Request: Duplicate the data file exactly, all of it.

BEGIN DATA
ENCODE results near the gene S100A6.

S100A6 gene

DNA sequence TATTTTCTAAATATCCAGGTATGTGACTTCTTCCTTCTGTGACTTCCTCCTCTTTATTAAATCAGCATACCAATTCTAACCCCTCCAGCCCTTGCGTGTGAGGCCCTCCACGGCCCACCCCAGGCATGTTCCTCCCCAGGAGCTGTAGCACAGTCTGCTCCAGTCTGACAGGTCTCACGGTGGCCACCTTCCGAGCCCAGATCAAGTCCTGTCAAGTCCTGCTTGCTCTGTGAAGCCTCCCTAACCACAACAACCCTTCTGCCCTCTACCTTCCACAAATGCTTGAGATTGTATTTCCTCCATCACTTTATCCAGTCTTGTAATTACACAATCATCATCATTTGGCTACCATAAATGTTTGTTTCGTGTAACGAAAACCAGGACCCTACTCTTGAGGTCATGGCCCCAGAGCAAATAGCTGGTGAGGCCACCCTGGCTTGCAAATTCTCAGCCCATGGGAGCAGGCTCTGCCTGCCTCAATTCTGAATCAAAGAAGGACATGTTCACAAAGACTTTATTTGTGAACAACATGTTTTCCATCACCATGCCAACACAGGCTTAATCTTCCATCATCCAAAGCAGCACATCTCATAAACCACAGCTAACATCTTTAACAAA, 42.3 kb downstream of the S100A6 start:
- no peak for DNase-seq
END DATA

ENCODE results near the gene S100A6.

S100A6 gene

DNA sequence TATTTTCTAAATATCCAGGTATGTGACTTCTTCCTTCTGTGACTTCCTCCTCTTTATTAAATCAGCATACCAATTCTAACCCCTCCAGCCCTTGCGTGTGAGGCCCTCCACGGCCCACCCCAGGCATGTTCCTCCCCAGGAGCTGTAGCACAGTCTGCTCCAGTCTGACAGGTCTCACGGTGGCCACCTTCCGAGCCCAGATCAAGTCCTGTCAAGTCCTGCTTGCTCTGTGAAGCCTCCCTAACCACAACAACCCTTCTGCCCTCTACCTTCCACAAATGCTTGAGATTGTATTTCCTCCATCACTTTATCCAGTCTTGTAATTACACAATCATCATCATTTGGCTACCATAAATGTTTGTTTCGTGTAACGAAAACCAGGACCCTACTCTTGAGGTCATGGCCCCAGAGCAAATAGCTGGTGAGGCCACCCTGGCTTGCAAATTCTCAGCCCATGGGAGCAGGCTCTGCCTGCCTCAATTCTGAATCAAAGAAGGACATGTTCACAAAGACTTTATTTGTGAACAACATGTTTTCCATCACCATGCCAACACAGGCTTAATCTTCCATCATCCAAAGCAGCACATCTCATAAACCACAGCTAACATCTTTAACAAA, 42.3 kb downstream of the S100A6 start:
- no peak for DNase-seq